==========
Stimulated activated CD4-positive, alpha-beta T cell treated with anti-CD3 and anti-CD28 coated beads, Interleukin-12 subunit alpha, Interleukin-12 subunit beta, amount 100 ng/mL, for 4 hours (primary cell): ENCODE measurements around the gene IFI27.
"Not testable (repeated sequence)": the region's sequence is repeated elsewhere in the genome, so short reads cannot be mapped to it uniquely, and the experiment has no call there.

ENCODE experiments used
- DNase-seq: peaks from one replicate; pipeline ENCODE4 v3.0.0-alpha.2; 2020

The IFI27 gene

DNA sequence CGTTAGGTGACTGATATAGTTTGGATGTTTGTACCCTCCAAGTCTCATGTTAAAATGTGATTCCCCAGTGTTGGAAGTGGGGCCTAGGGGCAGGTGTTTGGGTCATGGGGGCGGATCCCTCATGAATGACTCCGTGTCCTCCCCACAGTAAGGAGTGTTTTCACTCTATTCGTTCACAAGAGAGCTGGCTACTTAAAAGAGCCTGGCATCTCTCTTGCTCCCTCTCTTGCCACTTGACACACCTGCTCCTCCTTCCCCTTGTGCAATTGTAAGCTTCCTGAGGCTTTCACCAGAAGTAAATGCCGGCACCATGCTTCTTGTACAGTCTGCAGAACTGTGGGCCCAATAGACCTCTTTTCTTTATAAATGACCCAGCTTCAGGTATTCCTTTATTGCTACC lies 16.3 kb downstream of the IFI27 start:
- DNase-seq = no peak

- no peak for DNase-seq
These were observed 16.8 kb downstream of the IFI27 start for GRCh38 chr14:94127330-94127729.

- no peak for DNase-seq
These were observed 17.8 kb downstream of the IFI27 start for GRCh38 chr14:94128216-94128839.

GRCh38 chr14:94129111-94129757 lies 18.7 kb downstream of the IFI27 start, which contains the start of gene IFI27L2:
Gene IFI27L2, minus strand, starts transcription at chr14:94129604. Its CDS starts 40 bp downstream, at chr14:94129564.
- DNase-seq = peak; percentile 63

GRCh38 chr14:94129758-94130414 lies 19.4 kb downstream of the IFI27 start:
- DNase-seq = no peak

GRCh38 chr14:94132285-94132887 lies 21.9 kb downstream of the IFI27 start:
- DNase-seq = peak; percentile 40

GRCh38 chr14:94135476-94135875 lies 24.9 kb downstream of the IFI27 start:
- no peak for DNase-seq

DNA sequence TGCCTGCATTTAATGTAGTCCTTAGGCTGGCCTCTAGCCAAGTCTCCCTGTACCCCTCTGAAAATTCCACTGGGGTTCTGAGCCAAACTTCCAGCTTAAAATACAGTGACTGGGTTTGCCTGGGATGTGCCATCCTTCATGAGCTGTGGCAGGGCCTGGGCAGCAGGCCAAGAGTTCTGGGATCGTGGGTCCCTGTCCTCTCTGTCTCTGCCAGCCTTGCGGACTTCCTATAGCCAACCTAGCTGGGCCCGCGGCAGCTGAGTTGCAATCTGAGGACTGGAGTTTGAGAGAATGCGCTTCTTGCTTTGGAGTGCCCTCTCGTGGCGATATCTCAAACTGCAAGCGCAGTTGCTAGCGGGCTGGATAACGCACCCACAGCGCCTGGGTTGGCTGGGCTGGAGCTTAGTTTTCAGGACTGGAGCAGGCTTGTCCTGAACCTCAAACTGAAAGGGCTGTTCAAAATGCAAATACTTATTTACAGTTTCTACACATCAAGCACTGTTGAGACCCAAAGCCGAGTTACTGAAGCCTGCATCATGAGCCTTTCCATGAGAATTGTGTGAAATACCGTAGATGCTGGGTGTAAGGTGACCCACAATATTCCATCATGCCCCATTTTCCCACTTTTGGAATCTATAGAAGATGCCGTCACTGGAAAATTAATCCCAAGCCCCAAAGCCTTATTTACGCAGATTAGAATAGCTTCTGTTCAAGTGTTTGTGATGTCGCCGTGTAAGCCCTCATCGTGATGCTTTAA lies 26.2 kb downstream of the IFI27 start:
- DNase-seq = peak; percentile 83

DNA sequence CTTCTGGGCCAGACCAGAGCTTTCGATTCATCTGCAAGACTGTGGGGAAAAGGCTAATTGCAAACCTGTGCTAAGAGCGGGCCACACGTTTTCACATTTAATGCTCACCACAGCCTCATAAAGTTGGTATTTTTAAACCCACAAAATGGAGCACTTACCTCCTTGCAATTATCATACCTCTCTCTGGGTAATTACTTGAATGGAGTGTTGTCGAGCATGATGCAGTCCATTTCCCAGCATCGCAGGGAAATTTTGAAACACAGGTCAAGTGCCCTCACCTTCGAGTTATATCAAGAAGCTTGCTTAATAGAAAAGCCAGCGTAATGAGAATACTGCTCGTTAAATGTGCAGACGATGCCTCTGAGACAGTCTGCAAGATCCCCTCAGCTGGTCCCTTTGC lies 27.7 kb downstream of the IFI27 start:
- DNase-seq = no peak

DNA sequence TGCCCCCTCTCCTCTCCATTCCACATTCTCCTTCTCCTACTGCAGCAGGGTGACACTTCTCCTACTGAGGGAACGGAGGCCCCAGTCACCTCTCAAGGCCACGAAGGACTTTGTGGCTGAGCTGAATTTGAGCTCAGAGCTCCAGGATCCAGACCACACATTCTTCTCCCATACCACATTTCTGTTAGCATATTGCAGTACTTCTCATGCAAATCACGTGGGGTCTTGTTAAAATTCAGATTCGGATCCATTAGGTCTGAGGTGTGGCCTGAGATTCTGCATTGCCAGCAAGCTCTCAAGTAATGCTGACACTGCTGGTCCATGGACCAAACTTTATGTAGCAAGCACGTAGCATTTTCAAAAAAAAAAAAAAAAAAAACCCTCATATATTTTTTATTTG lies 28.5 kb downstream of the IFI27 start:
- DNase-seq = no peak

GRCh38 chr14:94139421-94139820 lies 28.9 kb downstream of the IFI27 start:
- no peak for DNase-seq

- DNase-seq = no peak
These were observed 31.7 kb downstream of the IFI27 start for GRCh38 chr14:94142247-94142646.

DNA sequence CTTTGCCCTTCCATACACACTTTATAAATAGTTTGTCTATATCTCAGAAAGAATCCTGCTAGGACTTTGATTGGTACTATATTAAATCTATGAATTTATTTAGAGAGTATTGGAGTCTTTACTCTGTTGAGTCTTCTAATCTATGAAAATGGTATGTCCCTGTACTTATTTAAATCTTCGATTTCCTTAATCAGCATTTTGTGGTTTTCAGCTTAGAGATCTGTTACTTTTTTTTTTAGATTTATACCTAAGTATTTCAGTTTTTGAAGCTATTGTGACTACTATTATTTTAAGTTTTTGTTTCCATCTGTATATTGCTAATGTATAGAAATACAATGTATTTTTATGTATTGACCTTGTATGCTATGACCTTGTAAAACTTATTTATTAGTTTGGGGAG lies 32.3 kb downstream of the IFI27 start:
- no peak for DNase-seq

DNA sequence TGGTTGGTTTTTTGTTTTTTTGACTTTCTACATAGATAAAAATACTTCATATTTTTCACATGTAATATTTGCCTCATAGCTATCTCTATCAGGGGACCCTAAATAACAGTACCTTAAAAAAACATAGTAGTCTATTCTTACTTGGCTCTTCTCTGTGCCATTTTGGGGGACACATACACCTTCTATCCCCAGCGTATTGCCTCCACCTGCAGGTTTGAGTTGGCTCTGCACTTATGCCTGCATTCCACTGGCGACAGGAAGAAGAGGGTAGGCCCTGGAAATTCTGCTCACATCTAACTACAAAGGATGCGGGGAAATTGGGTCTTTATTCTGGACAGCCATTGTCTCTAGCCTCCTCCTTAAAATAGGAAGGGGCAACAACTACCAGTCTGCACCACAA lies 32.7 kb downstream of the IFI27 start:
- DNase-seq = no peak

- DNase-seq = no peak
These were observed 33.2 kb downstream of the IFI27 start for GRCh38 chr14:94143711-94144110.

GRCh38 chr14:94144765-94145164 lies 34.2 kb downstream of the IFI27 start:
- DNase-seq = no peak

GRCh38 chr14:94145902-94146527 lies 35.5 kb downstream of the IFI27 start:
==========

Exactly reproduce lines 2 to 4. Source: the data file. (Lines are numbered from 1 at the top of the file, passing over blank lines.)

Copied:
"Not testable (repeated sequence)": the region's sequence is repeated elsewhere in the genome, so short reads cannot be mapped to it uniquely, and the experiment has no call there.

ENCODE experiments used
- DNase-seq: peaks from one replicate; pipeline ENCODE4 v3.0.0-alpha.2; 2020